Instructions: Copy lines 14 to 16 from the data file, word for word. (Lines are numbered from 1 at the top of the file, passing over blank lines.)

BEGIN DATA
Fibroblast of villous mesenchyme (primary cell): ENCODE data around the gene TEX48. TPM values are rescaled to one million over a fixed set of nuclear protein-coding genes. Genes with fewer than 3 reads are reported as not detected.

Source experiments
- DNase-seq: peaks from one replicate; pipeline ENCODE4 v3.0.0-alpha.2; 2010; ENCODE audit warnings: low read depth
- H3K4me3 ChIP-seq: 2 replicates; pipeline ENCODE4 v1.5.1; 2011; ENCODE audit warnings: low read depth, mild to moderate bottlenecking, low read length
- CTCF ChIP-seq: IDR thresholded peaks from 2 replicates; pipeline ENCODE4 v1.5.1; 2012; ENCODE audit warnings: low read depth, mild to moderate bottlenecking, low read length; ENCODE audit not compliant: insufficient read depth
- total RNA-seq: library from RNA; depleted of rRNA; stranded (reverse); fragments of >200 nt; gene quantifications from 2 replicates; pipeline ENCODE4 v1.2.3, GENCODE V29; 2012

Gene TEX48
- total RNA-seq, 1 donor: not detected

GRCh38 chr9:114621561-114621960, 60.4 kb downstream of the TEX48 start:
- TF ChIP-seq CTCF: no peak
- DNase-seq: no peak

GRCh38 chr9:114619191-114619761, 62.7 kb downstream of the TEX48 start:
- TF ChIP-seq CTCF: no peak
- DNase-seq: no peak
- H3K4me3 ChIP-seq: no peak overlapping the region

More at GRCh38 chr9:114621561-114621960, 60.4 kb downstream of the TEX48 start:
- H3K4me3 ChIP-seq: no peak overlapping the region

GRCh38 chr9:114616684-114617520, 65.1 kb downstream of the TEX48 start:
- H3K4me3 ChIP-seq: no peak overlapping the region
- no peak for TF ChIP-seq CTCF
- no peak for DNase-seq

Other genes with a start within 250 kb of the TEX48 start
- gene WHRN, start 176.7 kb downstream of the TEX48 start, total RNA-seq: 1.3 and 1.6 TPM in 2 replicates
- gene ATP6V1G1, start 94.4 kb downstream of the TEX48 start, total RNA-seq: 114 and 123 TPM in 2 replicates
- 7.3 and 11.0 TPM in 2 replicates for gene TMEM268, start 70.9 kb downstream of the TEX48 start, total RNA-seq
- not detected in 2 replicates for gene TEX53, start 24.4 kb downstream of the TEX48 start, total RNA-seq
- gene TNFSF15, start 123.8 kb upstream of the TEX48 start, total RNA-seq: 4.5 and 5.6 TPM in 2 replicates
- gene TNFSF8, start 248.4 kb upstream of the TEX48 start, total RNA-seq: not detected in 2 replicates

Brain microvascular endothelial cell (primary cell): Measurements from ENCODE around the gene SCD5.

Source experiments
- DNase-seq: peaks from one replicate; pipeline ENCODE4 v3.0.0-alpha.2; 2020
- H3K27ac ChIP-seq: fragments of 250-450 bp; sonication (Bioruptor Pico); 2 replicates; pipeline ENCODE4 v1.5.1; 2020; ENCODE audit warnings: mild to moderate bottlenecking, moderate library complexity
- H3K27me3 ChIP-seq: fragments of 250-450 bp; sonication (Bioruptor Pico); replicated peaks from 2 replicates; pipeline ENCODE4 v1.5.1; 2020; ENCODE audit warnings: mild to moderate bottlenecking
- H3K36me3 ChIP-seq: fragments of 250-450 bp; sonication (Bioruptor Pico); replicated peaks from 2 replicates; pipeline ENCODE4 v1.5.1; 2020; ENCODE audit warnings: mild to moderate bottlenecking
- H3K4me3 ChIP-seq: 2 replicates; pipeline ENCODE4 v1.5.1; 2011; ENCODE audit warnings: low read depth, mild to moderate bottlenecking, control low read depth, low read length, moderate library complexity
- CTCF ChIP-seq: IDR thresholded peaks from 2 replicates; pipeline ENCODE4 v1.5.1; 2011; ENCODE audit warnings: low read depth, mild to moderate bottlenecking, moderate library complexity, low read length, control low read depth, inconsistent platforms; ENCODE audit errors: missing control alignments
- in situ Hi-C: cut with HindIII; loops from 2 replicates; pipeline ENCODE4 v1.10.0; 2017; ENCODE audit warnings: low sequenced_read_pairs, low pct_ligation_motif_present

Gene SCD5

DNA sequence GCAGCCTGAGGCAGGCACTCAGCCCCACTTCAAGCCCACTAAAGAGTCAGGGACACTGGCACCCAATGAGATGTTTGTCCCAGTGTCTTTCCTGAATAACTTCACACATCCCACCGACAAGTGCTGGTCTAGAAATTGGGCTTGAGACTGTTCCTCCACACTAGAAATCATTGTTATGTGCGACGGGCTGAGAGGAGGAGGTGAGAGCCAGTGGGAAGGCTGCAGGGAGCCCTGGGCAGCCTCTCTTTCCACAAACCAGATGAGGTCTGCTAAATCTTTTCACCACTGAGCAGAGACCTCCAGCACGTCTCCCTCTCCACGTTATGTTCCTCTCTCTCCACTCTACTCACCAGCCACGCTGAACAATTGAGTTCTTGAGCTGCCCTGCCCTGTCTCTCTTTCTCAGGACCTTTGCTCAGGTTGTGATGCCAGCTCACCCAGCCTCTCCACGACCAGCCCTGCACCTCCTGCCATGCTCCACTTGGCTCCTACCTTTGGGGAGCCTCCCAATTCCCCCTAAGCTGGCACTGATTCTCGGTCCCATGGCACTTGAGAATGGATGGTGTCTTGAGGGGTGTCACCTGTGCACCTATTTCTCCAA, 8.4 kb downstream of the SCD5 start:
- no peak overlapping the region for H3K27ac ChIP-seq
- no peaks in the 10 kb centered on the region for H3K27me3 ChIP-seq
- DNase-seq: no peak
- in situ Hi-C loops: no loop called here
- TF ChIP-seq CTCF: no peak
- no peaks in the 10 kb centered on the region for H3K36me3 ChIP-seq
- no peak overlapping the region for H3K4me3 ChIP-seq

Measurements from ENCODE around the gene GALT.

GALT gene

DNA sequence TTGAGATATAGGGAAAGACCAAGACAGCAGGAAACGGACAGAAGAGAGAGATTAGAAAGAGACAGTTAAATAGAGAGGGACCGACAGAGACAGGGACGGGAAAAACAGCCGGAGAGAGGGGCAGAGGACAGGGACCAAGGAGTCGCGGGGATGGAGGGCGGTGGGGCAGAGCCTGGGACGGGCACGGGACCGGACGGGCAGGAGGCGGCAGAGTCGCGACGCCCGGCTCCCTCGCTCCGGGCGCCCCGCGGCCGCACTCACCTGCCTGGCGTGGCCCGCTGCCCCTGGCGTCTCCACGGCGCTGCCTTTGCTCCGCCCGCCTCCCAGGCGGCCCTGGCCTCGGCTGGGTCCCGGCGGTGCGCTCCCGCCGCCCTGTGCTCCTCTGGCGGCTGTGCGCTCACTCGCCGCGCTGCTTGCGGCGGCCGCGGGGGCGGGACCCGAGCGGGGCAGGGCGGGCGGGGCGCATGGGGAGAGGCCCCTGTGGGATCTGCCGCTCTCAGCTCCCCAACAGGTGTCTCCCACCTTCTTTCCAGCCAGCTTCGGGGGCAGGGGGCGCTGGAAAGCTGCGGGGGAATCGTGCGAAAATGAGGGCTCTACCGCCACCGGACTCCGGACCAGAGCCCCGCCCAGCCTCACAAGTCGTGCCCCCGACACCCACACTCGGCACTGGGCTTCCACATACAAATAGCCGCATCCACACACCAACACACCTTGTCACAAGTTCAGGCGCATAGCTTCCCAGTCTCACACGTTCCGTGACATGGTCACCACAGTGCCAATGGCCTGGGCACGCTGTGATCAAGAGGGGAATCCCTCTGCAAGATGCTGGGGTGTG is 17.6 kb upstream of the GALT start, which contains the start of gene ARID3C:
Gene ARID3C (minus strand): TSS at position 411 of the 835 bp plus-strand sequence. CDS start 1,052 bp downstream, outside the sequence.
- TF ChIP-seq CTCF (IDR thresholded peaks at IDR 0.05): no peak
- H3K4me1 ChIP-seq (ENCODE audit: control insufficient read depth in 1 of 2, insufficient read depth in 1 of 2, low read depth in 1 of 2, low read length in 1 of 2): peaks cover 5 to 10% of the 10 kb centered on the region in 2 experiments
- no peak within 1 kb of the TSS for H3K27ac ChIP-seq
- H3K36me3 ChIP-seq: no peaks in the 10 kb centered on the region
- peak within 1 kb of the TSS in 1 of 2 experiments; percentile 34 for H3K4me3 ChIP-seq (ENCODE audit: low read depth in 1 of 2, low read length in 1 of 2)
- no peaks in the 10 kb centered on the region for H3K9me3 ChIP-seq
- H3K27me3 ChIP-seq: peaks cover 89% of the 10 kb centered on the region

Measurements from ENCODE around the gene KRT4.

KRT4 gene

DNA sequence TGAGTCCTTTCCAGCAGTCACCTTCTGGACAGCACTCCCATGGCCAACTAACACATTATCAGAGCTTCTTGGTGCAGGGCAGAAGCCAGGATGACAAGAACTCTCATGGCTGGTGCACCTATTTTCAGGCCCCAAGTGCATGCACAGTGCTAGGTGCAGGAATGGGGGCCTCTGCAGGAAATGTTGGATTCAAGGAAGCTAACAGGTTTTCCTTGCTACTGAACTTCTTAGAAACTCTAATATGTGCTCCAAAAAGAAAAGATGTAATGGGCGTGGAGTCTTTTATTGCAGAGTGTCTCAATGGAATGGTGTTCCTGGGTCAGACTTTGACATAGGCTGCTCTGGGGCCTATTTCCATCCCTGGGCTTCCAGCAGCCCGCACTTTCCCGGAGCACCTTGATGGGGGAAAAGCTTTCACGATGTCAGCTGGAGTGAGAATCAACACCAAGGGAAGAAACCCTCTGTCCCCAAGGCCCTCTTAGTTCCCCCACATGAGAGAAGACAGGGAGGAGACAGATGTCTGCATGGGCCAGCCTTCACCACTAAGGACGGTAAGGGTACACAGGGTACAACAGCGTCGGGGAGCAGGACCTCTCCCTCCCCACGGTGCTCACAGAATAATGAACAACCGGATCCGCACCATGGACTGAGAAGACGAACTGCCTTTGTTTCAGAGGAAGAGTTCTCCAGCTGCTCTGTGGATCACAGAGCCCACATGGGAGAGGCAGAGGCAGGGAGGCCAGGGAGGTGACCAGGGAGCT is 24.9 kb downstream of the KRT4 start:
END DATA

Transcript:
- DNase-seq: no peak
- H3K4me3 ChIP-seq: no peak overlapping the region

More at GRCh38 chr9:114621561-114621960, 60.4 kb downstream of the TEX48 start: